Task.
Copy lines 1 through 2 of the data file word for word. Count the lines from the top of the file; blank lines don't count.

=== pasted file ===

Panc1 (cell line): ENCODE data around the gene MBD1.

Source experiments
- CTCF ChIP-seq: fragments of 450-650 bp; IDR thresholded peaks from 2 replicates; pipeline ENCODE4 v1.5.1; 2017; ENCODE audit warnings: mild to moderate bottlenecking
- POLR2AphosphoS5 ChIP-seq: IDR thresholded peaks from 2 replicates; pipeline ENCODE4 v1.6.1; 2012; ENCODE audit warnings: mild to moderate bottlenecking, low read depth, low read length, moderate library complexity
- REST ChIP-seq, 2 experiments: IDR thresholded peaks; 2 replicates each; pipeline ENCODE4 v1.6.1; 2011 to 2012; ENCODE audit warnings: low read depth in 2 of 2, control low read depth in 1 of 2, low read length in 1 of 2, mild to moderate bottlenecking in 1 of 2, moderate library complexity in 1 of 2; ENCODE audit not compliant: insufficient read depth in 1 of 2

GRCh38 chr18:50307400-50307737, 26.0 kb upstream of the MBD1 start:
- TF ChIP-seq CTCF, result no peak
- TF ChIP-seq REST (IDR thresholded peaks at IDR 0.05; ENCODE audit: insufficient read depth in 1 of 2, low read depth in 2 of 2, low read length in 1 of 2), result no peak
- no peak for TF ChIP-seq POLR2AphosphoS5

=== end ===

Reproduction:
Panc1 (cell line): ENCODE data around the gene MBD1.

Source experiments